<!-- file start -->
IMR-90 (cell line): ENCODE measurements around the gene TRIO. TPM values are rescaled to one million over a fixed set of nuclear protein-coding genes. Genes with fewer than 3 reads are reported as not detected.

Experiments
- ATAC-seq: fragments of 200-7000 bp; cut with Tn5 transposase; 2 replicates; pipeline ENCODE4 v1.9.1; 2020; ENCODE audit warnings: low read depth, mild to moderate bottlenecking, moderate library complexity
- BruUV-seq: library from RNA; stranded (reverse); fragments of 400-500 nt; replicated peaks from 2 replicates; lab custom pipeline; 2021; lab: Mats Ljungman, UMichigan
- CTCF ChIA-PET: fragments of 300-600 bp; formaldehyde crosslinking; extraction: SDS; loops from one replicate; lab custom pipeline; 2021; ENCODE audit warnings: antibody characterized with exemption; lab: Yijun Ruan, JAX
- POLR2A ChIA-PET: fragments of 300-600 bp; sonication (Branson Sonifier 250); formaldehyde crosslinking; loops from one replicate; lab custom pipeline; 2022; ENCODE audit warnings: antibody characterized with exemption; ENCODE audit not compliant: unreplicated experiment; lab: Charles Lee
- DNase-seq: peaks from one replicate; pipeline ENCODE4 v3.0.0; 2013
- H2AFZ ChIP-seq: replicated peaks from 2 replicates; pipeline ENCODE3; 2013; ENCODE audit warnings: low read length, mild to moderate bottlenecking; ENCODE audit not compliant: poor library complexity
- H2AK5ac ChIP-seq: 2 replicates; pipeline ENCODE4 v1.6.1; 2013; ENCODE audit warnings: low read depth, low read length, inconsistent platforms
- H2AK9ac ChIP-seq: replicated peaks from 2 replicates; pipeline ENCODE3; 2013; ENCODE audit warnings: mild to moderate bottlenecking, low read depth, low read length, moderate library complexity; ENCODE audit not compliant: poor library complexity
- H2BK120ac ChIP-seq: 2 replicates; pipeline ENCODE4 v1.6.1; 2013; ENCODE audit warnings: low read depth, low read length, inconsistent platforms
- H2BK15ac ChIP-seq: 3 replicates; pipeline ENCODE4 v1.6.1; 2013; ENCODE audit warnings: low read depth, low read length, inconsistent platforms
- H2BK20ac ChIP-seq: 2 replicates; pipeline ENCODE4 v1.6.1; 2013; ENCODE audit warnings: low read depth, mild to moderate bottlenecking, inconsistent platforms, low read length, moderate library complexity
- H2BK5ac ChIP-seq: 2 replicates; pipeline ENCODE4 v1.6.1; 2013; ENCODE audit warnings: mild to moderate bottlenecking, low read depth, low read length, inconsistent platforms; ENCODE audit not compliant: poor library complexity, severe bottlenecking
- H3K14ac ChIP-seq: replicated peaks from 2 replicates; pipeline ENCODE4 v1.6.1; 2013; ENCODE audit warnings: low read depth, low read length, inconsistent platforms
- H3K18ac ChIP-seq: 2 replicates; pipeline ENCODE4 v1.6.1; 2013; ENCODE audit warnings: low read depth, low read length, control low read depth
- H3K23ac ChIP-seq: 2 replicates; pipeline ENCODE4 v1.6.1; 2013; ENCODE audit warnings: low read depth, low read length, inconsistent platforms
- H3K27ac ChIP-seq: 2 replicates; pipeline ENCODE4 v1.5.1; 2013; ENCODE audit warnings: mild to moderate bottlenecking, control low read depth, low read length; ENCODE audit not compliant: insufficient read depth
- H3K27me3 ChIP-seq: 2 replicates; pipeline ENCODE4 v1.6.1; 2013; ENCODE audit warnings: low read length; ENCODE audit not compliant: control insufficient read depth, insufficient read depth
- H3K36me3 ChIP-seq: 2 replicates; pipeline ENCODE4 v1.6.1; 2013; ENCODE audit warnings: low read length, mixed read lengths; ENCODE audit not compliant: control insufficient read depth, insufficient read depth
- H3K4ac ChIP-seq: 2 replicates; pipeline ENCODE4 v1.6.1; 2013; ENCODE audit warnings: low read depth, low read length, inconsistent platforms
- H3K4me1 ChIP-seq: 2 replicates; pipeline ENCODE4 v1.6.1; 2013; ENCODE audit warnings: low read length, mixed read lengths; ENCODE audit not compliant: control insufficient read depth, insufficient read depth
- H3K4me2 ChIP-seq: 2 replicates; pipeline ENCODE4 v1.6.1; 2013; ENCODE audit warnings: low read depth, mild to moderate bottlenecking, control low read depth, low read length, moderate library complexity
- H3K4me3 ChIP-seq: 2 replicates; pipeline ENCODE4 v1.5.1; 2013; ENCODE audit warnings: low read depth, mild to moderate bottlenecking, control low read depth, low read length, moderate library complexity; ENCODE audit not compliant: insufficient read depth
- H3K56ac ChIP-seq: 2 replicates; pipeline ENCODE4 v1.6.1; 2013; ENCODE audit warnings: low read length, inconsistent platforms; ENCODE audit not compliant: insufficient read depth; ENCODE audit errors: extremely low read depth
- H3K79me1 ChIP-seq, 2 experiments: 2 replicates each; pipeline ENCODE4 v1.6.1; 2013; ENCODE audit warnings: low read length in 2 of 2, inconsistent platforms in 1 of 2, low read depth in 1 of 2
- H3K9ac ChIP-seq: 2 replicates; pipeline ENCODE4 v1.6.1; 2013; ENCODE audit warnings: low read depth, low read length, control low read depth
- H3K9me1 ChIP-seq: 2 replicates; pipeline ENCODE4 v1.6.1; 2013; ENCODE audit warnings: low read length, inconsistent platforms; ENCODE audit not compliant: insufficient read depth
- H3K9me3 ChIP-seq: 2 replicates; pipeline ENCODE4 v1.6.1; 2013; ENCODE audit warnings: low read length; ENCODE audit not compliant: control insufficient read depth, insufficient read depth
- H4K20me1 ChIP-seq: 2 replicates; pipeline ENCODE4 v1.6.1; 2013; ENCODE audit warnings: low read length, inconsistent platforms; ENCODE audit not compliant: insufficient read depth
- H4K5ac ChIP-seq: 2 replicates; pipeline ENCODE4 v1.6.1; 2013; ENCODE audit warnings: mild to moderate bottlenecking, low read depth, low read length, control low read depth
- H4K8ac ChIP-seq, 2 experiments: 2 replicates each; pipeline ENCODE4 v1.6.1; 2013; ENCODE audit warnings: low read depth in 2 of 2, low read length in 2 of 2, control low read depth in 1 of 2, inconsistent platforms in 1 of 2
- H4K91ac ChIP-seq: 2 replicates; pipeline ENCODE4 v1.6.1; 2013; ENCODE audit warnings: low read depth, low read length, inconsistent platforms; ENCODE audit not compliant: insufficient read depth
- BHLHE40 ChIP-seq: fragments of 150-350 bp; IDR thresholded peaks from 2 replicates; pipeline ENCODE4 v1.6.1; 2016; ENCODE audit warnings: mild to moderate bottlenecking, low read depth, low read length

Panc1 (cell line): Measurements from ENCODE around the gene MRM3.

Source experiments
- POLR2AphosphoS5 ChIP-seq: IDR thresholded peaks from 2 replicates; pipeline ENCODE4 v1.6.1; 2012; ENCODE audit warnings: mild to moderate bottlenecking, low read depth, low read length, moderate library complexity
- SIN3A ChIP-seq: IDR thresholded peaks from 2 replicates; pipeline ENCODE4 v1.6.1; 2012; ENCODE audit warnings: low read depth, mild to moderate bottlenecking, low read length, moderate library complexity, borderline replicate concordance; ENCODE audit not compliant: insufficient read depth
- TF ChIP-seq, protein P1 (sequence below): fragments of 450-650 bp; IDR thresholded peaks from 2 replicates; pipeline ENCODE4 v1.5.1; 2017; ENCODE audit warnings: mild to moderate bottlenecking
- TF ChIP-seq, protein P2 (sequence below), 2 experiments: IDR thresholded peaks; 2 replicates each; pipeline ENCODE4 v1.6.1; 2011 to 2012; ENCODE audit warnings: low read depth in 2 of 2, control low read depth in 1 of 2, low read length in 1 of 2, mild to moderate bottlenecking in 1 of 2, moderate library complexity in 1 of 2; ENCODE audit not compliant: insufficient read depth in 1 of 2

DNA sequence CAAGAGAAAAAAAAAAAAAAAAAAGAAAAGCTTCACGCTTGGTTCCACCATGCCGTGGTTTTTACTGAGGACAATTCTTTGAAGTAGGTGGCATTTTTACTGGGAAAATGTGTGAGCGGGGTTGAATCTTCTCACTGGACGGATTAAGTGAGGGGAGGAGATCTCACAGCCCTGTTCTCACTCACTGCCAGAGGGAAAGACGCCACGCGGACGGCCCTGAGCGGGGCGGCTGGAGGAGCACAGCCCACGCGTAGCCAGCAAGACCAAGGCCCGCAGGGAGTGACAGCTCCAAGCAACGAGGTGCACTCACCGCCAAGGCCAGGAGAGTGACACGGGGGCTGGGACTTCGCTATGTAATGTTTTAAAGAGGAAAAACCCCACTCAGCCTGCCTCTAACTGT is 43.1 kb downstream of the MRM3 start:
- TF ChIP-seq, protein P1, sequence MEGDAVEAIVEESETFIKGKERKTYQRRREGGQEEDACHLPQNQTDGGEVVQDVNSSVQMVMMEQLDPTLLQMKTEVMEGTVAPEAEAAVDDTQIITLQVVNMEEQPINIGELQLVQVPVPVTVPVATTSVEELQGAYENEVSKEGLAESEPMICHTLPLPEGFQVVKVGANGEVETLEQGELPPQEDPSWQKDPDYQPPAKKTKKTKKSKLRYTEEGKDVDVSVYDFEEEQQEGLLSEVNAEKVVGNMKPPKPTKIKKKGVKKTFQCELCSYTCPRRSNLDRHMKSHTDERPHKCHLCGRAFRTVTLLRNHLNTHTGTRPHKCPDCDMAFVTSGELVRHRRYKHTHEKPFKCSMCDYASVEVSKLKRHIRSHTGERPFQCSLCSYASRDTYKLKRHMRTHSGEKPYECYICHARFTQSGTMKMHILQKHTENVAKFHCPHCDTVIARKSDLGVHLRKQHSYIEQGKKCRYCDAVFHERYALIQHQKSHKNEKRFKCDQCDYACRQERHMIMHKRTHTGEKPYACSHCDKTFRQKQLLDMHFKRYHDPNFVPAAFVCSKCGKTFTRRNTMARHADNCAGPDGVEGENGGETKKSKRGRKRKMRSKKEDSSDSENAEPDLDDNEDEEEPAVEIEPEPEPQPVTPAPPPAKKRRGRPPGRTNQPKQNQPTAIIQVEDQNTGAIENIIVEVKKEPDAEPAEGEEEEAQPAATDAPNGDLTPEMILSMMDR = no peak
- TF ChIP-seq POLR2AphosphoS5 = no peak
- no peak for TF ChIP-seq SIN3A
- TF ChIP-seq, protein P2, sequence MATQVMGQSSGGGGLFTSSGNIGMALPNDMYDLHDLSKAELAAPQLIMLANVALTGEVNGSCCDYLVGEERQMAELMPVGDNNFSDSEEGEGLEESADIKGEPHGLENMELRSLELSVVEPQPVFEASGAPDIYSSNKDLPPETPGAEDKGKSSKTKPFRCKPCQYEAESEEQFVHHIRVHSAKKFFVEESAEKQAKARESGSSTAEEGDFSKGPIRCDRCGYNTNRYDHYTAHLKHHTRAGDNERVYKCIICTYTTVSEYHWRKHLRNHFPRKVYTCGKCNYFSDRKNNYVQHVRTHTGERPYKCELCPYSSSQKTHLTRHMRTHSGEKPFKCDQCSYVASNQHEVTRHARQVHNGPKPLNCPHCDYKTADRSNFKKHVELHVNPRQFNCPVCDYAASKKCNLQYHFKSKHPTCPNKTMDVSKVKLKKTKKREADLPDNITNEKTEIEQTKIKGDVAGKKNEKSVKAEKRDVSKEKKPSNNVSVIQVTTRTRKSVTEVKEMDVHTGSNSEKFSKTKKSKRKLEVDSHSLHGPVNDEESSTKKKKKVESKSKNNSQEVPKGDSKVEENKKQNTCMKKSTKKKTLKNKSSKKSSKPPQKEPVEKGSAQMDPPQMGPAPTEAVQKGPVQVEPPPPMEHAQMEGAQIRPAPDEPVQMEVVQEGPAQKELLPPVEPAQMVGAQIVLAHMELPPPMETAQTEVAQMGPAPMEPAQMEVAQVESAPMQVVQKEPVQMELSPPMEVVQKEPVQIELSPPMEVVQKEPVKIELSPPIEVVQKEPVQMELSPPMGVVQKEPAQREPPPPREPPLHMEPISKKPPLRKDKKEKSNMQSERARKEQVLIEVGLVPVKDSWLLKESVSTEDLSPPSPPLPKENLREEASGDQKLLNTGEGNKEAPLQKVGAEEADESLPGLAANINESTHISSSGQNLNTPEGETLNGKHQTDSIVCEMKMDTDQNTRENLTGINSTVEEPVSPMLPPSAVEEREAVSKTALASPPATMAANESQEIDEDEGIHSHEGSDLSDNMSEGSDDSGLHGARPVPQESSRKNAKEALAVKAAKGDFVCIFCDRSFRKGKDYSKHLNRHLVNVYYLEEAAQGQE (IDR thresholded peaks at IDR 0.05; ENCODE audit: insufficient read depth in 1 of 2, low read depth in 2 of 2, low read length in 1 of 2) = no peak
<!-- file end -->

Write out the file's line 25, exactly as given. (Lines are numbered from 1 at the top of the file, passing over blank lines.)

- H3K56ac ChIP-seq: 2 replicates; pipeline ENCODE4 v1.6.1; 2013; ENCODE audit warnings: low read length, inconsistent platforms; ENCODE audit not compliant: insufficient read depth; ENCODE audit errors: extremely low read depth